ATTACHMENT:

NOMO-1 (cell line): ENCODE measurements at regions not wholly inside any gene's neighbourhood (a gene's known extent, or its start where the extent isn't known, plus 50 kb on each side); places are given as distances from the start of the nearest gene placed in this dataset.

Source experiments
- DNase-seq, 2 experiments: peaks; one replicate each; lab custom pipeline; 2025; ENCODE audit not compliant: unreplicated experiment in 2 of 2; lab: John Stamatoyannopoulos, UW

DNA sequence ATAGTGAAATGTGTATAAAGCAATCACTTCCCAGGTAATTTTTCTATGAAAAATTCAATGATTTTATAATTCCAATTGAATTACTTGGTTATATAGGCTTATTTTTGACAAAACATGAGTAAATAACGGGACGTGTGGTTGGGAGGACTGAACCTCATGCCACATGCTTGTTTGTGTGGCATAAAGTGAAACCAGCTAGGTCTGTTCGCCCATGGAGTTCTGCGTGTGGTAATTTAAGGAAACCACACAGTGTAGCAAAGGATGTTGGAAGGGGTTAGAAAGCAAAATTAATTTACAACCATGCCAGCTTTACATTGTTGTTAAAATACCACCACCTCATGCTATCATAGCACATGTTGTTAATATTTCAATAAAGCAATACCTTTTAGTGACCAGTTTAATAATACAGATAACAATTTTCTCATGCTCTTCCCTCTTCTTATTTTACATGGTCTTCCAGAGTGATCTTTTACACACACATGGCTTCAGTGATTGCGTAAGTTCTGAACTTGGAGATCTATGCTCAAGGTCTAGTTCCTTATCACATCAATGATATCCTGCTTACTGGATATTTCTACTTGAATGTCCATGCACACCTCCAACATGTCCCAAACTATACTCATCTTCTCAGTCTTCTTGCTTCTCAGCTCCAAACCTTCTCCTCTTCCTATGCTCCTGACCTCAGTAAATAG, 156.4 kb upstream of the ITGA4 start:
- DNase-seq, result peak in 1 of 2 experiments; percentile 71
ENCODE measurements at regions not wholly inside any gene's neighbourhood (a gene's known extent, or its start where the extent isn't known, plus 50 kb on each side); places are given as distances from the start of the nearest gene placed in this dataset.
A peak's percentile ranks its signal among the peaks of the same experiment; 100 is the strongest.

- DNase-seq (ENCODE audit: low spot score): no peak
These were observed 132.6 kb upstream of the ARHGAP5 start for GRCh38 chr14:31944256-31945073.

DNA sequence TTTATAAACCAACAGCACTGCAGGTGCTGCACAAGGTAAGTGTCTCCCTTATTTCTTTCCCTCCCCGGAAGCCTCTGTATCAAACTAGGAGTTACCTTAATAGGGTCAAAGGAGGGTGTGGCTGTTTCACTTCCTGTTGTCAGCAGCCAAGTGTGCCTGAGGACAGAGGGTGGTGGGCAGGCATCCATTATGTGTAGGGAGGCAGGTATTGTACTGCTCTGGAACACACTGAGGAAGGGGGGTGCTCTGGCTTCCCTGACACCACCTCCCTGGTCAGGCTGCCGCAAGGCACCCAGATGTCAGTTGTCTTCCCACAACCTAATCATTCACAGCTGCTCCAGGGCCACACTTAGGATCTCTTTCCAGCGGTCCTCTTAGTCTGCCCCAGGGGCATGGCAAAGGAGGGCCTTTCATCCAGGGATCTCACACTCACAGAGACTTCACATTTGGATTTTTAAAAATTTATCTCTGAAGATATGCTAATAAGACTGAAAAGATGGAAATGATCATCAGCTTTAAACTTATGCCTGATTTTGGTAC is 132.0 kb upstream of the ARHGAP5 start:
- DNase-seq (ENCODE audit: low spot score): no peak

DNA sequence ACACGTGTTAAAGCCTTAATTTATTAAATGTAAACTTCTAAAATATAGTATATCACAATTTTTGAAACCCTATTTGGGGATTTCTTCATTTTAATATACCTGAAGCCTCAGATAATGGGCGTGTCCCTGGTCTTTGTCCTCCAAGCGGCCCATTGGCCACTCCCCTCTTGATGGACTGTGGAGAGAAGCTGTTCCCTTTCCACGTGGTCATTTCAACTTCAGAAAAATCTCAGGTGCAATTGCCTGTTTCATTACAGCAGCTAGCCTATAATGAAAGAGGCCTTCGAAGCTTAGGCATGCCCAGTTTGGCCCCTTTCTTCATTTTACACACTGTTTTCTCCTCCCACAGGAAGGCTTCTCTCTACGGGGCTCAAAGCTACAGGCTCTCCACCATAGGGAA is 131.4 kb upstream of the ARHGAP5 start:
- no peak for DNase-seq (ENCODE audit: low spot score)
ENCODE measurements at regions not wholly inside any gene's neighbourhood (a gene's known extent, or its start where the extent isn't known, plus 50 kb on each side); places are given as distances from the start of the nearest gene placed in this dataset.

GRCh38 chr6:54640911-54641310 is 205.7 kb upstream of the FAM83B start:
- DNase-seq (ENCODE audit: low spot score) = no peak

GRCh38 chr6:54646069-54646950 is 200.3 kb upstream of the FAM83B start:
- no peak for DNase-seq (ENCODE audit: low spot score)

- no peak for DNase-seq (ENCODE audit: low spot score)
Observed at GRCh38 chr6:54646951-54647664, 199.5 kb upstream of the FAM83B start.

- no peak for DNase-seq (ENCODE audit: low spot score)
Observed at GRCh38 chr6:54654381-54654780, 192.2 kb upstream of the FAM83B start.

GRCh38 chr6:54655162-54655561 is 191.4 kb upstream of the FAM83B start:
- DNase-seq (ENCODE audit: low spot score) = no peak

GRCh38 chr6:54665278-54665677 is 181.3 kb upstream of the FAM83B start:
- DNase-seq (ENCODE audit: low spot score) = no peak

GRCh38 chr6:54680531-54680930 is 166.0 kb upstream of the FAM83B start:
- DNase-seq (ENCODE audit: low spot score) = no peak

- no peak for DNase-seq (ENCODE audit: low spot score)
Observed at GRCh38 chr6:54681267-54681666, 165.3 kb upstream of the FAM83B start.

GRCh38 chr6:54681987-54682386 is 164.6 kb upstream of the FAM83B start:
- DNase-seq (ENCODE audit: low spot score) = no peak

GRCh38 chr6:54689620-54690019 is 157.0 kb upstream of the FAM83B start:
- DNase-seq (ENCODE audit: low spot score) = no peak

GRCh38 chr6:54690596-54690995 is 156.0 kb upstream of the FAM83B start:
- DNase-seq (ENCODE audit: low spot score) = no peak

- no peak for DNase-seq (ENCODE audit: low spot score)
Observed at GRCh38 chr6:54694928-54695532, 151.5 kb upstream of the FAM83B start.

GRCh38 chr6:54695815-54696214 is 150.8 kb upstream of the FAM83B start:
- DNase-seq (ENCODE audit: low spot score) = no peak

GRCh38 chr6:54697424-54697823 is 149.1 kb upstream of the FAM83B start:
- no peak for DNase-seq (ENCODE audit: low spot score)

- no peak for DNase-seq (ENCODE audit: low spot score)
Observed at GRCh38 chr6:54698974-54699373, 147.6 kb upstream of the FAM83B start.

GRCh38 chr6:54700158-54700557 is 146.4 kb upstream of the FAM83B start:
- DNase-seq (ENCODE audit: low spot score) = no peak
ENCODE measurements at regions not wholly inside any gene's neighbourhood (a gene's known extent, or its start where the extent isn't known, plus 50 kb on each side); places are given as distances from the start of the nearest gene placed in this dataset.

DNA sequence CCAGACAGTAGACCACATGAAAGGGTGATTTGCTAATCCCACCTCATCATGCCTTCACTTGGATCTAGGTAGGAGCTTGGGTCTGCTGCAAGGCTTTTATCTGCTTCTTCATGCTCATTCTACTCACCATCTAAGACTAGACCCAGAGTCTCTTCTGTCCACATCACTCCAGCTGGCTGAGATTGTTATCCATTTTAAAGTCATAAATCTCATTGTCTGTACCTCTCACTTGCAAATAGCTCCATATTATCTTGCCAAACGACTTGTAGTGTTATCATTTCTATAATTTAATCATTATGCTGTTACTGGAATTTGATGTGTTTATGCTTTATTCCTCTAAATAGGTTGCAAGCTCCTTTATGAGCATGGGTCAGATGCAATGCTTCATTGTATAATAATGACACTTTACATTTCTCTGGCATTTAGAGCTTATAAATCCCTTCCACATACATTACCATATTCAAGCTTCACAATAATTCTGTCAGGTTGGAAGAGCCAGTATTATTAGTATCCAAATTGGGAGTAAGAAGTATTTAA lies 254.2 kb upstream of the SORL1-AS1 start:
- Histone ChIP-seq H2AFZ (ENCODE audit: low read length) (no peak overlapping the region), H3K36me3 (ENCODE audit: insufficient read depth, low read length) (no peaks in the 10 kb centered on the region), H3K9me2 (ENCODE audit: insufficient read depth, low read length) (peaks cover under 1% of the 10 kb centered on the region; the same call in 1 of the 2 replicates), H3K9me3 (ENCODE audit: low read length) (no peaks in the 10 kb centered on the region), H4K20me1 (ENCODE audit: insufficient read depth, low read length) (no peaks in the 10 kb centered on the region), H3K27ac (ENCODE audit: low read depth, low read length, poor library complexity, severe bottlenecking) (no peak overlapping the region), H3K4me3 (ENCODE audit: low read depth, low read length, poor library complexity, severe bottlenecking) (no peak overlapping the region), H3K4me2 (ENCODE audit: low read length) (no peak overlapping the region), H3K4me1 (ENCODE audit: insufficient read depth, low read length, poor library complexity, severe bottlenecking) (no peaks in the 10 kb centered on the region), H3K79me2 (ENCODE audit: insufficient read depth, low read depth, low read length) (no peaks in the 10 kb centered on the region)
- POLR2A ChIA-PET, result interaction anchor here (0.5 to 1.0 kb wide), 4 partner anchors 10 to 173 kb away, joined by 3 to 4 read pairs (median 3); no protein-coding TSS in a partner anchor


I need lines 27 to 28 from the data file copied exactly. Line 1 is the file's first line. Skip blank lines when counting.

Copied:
GRCh38 chr6:54680531-54680930 is 166.0 kb upstream of the FAM83B start:
- DNase-seq (ENCODE audit: low spot score) = no peak